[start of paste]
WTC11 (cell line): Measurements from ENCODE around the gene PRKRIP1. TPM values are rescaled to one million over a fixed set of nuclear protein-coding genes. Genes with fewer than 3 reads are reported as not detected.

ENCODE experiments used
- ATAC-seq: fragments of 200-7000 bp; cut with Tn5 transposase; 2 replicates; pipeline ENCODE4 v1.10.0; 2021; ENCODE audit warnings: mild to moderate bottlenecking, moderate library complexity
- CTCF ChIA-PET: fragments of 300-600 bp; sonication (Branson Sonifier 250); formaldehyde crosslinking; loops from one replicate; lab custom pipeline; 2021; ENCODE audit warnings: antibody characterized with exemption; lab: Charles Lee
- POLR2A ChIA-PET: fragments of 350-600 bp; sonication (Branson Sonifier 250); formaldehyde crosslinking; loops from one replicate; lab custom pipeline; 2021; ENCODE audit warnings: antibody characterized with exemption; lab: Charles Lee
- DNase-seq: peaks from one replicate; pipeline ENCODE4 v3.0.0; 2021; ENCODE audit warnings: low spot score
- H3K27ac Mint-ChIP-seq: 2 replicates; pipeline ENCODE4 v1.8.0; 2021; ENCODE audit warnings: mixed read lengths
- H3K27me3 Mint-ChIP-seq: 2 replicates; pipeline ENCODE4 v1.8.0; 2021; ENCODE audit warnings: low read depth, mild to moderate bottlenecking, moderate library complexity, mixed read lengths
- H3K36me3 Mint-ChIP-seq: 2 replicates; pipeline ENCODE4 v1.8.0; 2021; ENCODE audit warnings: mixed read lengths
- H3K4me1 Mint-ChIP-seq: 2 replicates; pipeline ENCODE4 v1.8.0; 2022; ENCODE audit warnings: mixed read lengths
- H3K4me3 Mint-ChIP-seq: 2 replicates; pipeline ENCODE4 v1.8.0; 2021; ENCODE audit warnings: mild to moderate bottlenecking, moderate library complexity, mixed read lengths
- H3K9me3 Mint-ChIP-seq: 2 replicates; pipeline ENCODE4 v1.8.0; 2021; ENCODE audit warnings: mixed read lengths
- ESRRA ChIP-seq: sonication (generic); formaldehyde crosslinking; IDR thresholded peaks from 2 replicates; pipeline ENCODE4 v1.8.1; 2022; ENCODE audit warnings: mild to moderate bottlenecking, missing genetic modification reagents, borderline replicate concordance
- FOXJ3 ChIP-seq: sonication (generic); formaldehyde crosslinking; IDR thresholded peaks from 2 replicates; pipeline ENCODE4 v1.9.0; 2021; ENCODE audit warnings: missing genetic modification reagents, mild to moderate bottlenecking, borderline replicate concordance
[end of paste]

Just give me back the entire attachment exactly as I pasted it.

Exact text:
WTC11 (cell line): Measurements from ENCODE around the gene PRKRIP1. TPM values are rescaled to one million over a fixed set of nuclear protein-coding genes. Genes with fewer than 3 reads are reported as not detected.

ENCODE experiments used
- ATAC-seq: fragments of 200-7000 bp; cut with Tn5 transposase; 2 replicates; pipeline ENCODE4 v1.10.0; 2021; ENCODE audit warnings: mild to moderate bottlenecking, moderate library complexity
- CTCF ChIA-PET: fragments of 300-600 bp; sonication (Branson Sonifier 250); formaldehyde crosslinking; loops from one replicate; lab custom pipeline; 2021; ENCODE audit warnings: antibody characterized with exemption; lab: Charles Lee
- POLR2A ChIA-PET: fragments of 350-600 bp; sonication (Branson Sonifier 250); formaldehyde crosslinking; loops from one replicate; lab custom pipeline; 2021; ENCODE audit warnings: antibody characterized with exemption; lab: Charles Lee
- DNase-seq: peaks from one replicate; pipeline ENCODE4 v3.0.0; 2021; ENCODE audit warnings: low spot score
- H3K27ac Mint-ChIP-seq: 2 replicates; pipeline ENCODE4 v1.8.0; 2021; ENCODE audit warnings: mixed read lengths
- H3K27me3 Mint-ChIP-seq: 2 replicates; pipeline ENCODE4 v1.8.0; 2021; ENCODE audit warnings: low read depth, mild to moderate bottlenecking, moderate library complexity, mixed read lengths
- H3K36me3 Mint-ChIP-seq: 2 replicates; pipeline ENCODE4 v1.8.0; 2021; ENCODE audit warnings: mixed read lengths
- H3K4me1 Mint-ChIP-seq: 2 replicates; pipeline ENCODE4 v1.8.0; 2022; ENCODE audit warnings: mixed read lengths
- H3K4me3 Mint-ChIP-seq: 2 replicates; pipeline ENCODE4 v1.8.0; 2021; ENCODE audit warnings: mild to moderate bottlenecking, moderate library complexity, mixed read lengths
- H3K9me3 Mint-ChIP-seq: 2 replicates; pipeline ENCODE4 v1.8.0; 2021; ENCODE audit warnings: mixed read lengths
- ESRRA ChIP-seq: sonication (generic); formaldehyde crosslinking; IDR thresholded peaks from 2 replicates; pipeline ENCODE4 v1.8.1; 2022; ENCODE audit warnings: mild to moderate bottlenecking, missing genetic modification reagents, borderline replicate concordance
- FOXJ3 ChIP-seq: sonication (generic); formaldehyde crosslinking; IDR thresholded peaks from 2 replicates; pipeline ENCODE4 v1.9.0; 2021; ENCODE audit warnings: missing genetic modification reagents, mild to moderate bottlenecking, borderline replicate concordance